Young Consumers and the Power of Persuasion
Young Consumers and the Power of Persuasion
As old generations have died away new generations have poked their way into the world. As man evolves with new generations so do their lifestyles. A few decades ago children would ask their parents for the necessities they need and be okay with what they had. Now it’s backwards. More and more kids are demanding to have the latest technologies and the latest gadgets rather than being comfortable with the resources and materials their parents provide. Children are taking control rather than their parents taking control. Children are becoming the parents and the parents are becoming the children. The parents are doing what their children want them to do and not how it should be done. What causes children to be obnoxious and do everything possible in order to get what they want?
In the essay “Kid Kustomers”, by Eric Schlosser, found in SIGNS of LIFE in the USA, by Sonia Maasik and Jack Solomon, the author talks about how advertisement drives these children to have “pester power”, in other words the power children possess the power to get something they want by means of begging (222). He also says that as more children are watching television they don’t realize that they are being brainwashed into believing everything they see and wanting it. He also goes on to talk about the different methods kids (as he refers to them) have to obtain what they want. Eric’s point throughout the essay is that it’s horrible to compensate for the needs kid’s have. Eric’s essay is effective because although the essay is very short, Eric does an outstanding job explaining the methods kids use to persuade parents, an excellent job giving more than one reason why kids are the markets best consumers, and informing the reader why this crisis is occurring.
The author did an excellent job explaining the whole concept of how kids are using different methods to persuade parents to buy them what they want.
A pleading nag is one accompanies by repetitions of words like “please” or “mom, mom, mom.” A persistent nag involves constant requests for the coveted product and may include the phrase “I’m gonna ask just one more time.” Forceful nags are extremely pushy and many include subtle threats, like “Well, then, I’ll go ask Dad.” Demonstrative nags are the most high-risk, often characterized by full-blown tantrums in public places, breath-holding, tears, a refusal to leave the store. Sugar-coated nags promise affection in return for a purchase and may rely on seemingly heartfelt declarations like “You are the best dad in the world.” Threatening nags are youthful forms of blackmail, vows of eternal hatred and of running away if something isn’t bought. Pity nags claim the child will be heartbroken, teased, or socially stunted if the parent refuses to buy a certain item. (224)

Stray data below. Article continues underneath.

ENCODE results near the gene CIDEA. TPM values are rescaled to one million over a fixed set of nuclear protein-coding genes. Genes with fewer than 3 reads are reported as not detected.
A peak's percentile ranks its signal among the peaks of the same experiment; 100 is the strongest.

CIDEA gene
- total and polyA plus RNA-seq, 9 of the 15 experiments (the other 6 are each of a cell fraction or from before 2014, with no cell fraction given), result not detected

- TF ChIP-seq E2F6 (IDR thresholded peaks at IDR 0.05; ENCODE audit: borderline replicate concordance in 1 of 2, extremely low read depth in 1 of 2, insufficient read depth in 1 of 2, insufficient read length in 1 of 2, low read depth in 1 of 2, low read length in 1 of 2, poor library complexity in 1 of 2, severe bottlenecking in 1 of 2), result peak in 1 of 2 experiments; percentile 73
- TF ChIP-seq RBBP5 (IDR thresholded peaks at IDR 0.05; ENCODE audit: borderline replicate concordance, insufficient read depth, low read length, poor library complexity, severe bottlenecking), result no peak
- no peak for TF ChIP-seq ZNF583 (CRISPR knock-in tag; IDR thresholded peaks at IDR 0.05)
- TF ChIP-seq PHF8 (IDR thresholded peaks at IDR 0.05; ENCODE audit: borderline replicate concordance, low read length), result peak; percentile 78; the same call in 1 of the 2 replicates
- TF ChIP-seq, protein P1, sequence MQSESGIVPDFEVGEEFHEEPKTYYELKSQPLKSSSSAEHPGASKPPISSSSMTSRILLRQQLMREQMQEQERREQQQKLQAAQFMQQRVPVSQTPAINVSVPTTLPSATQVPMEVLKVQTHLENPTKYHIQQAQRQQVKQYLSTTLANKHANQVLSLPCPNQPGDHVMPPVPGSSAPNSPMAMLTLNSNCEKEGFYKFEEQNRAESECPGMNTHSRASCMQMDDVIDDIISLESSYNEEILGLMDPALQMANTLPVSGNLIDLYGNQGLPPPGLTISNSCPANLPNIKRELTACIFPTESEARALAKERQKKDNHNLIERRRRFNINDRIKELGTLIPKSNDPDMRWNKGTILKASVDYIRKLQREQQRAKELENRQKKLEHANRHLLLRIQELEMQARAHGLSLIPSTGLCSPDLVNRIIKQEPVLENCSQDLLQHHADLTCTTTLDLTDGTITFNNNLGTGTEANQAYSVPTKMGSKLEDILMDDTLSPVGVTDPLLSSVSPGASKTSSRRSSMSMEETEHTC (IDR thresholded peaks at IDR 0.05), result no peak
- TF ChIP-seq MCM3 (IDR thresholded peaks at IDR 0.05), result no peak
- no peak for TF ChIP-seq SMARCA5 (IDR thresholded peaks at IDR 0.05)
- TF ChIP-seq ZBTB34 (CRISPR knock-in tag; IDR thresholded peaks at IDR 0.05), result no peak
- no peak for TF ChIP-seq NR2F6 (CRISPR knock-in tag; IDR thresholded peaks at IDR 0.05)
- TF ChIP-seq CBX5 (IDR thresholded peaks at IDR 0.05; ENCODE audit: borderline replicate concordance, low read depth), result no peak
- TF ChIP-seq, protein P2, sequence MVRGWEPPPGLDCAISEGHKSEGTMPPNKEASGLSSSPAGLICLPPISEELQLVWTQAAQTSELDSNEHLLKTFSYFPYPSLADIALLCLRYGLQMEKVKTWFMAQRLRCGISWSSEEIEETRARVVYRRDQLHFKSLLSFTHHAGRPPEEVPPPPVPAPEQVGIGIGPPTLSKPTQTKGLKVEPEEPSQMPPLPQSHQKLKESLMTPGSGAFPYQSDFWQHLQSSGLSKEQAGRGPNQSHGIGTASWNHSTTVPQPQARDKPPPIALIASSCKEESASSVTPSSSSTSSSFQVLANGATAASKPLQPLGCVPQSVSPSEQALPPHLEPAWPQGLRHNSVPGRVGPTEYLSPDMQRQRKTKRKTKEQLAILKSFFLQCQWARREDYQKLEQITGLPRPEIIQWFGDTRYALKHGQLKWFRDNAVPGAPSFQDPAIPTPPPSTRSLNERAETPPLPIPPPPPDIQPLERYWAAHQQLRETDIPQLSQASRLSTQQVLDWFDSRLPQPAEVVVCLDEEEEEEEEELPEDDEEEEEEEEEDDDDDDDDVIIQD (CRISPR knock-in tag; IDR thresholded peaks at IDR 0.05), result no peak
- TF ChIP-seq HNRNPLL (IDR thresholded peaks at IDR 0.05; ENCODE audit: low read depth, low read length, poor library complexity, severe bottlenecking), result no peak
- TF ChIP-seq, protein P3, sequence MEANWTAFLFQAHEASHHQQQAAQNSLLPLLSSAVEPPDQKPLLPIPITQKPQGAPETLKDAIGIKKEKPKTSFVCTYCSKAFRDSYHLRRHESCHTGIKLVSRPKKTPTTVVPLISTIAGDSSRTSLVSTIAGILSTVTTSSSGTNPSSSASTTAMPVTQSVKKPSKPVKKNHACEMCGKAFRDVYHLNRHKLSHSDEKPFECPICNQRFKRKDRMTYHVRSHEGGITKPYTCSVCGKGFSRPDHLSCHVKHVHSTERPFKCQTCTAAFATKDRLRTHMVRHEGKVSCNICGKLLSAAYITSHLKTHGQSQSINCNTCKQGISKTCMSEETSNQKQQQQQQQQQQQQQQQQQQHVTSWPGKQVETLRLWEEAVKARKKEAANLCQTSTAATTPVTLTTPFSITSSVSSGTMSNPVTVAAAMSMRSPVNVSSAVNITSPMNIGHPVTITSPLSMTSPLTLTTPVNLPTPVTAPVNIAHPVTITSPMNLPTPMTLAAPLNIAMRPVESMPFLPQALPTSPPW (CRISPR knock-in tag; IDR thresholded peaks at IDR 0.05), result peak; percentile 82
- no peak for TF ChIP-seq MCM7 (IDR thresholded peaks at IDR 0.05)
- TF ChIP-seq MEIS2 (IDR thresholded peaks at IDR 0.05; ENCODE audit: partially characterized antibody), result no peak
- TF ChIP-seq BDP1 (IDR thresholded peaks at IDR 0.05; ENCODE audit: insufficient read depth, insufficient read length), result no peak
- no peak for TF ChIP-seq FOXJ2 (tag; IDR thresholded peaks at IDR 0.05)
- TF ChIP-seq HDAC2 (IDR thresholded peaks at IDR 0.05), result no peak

The explanation the author gives really makes the reader capture the purpose for writing the essay. The good explanations that are given throughout the essay make the whole reading a lot better to understand. By adding these explanations it won’t leave the reader thinking about a main point the author stated a while back, while reading new information and going ahead in the essay.
Eric also does a good job explaining other reasons why kids are being “Kustomers”. This is excellent because he is not saying that only one-reason makes the cause and effect plot to show up. The author says, “The Internet has become another powerful tool for assembling data about children”(225). The author is informing the reader that advertisements is not the only source out there brainwashing kids brain into buying the latest clothes, gadgets, and other senseless items, but also the Internet. With more reasons to show why kids are becoming the ideal customers it can give the reader some information on how this is affecting families.
This essay is very informative because it gives the reader information about how the cause of kid consumption can affect their lives and families.
During the course of a year, he or she watches more than thirty thousand TV commercials. Even the nation’s youngest children are watching a great deal of television. About one-quarter of American children between the ages of two and five have a TV in their room. (226)
By giving the reader information it’s engaging the reader to think about his or her own family (kids) and to also think about their family (brothers and sisters, cousins). The audience, given by the information given in the reading, is not for kids who like shopping, but for adults who are having trouble and are looking for a solution or to be informed that compensating their children is actually harming them.
The essay itself is a good informative essay giving the reader an insight into a problem, if not a major problem, that is occurring in our generation. Although the essay is very short, Eric does an outstanding job explaining the methods kids use to persuade parents, an excellent job giving more than one reason why kids are the markets best consumers, and informing the reader why this crisis is occurring. The grade Eric’s essay “Kid Kustomers” is an “-A” because it could have been longer, but the author used evidence and information to back-up his statements and ideas. Eric’s use of information and the interpretation of that information into his worked really made the essay run smoothly.
Schlosser, Eric. “Kid Kustomers.” SIGNS of LIFE in the USA. Maasik, Sonia and Jack Solomon, eds. Boston: Bedford/St. Martin’s, 2012. 222-226. Print.